Black Lives Matter at School Follow-up

A message from Principal Debbie Nelsen:

“Dear Hazel Wolf K-8 Families, 

Last week Hazel Wolf K-8 made Black Lives Matter Week a priority. We took time away from some of our typical daily learning to embrace this important work and to teach our students about the importance of the history leading to this week, as well as steps moving forward.  

Across the grade levels and content areas, the staff provided students with rich opportunities to dig deep inside themselves to understand and reflect.

On Monday, the MS (as a whole) attended an assembly on the history of and necessity for Black Lives Matter Week lead by Erin Jones. To help with the continuation of this work, Ms. Jones shared with us not only the power point presentation with accompanying notes, but also included additional slides about the N-word and suggestions about learning teachers could do moving forward.

On Tuesday, each MS grade level attended a presentation with Erin Jones in which they participated in a variety of interactive activities. She shared her story, including personal experiences with racism and the reasons she has devoted her life to this work. She also spoke about the importance of words and how they are used. She led the kids in an activity where they used post-its to write down negative words/phrases they have been called and have called others and then collected them. This was followed by an activity where the students then wrote down all of the positive words/phrases they have been called, have called others, or would like to hear used. Those were collected at the end of each session.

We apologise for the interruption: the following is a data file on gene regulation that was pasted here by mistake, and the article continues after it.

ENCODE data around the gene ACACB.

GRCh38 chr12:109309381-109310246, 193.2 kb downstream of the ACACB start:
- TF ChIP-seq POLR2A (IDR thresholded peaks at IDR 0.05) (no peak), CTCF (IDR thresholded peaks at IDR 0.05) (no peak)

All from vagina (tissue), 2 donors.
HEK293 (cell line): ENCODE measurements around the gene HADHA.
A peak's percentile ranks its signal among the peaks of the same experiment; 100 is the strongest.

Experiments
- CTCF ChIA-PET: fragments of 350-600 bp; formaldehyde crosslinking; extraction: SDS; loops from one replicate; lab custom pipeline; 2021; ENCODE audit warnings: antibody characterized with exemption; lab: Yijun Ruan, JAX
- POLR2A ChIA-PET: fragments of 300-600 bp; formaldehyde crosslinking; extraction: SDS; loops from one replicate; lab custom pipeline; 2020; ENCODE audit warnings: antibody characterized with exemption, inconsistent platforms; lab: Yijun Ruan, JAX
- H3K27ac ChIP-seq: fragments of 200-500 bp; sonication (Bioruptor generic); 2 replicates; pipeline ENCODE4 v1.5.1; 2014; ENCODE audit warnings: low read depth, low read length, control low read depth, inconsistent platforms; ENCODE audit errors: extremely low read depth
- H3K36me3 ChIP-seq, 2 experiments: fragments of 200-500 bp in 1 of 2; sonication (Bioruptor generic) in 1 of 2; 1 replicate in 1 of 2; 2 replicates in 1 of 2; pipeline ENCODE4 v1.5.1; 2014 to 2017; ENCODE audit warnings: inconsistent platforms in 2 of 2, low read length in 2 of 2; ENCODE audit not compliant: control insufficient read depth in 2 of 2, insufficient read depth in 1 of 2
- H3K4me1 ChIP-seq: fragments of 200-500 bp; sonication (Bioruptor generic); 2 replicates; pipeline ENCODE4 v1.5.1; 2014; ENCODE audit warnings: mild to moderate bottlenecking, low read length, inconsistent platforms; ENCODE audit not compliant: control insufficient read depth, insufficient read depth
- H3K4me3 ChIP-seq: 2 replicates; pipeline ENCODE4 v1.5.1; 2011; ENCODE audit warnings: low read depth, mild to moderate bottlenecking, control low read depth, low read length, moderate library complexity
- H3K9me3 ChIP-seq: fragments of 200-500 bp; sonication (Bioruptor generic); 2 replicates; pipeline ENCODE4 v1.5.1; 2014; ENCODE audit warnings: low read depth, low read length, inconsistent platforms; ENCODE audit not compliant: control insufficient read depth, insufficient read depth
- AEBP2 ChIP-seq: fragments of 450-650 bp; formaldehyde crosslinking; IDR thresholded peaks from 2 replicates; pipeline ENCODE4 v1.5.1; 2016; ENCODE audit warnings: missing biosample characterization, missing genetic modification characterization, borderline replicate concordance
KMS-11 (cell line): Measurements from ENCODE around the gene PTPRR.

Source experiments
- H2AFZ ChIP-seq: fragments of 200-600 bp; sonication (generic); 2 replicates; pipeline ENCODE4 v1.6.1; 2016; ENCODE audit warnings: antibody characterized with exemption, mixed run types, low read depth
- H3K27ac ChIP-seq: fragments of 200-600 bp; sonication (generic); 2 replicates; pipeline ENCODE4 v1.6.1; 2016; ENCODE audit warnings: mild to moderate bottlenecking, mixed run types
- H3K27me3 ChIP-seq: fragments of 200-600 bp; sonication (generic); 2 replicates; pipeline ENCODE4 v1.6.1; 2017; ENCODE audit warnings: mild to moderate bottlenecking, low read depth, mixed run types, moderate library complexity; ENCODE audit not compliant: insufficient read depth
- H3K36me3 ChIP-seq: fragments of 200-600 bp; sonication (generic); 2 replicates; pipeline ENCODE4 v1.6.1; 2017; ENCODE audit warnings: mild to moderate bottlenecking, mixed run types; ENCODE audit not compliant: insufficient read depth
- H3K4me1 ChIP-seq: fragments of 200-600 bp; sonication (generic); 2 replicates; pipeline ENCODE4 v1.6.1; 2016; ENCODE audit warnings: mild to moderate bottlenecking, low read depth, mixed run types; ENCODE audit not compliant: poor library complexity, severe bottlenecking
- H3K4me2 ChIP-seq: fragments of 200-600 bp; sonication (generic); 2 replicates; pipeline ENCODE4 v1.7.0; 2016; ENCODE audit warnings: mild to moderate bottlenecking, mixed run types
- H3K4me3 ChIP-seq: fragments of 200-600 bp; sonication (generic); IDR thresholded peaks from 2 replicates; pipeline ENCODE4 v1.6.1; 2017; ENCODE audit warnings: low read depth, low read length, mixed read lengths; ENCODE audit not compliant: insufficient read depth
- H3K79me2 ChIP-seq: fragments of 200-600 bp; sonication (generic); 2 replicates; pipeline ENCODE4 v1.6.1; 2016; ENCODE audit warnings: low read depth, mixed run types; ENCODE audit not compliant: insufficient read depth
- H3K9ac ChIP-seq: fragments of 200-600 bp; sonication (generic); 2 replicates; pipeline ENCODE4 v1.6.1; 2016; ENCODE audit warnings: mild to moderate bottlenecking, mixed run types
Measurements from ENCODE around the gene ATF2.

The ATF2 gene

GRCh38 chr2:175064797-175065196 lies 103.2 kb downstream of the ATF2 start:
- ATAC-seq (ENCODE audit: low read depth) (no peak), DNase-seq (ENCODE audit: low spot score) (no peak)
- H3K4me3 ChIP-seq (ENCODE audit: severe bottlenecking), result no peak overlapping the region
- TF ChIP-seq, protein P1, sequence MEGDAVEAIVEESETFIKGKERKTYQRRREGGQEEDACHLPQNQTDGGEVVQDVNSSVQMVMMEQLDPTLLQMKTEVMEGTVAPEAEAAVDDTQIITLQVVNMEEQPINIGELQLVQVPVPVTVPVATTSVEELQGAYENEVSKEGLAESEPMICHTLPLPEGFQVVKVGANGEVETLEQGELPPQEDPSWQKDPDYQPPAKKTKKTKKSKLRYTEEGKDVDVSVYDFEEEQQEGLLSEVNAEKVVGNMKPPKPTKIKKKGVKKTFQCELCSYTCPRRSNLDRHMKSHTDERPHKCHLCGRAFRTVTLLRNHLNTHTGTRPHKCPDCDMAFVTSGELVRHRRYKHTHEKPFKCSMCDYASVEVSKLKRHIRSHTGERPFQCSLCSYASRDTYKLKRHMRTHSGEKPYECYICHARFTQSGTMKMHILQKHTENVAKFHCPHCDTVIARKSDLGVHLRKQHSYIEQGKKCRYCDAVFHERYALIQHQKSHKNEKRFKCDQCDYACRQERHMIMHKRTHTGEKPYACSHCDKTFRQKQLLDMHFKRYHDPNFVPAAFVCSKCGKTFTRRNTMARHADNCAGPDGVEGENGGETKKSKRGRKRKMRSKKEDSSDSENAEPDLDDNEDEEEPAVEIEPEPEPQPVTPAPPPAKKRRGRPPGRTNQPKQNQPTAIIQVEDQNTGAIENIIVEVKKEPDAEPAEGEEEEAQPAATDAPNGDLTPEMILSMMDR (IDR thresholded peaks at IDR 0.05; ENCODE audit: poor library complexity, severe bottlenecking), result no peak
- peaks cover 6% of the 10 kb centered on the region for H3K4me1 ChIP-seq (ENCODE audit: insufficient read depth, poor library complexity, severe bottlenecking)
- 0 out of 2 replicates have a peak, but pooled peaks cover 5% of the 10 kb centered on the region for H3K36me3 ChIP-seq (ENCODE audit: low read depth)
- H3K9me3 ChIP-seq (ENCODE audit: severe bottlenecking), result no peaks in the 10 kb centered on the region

Throughout the remainder of the week and continuing into an additional week, students participated in specific Black Lives Matter lessons in their classes as well as in long-term units incorporating Black Lives Matter themes. 

As part of our conclusion to Black Lives Matter Week, MS students gathered in the courtyard for a symbolic ending to the use of those negative words where the post-its are burned in front of them. In the MS, their positive words were turned into a “positivity garland” hanging throughout the hallways as a visual reminder of what they want to hear and say.

We thank you for the conversations you have had, and hopefully continue to have, with your child.  If you have feedback about any of the activities during Black Lives Matter week that you would like to share please let me know.

For additional information, including resources from Erin Jones’ talk “Black Lives Matter at School: The Power and History of Words” at the PTSA General Session Jan. 22, 2020, visit the Racial Equity Committee webpage.

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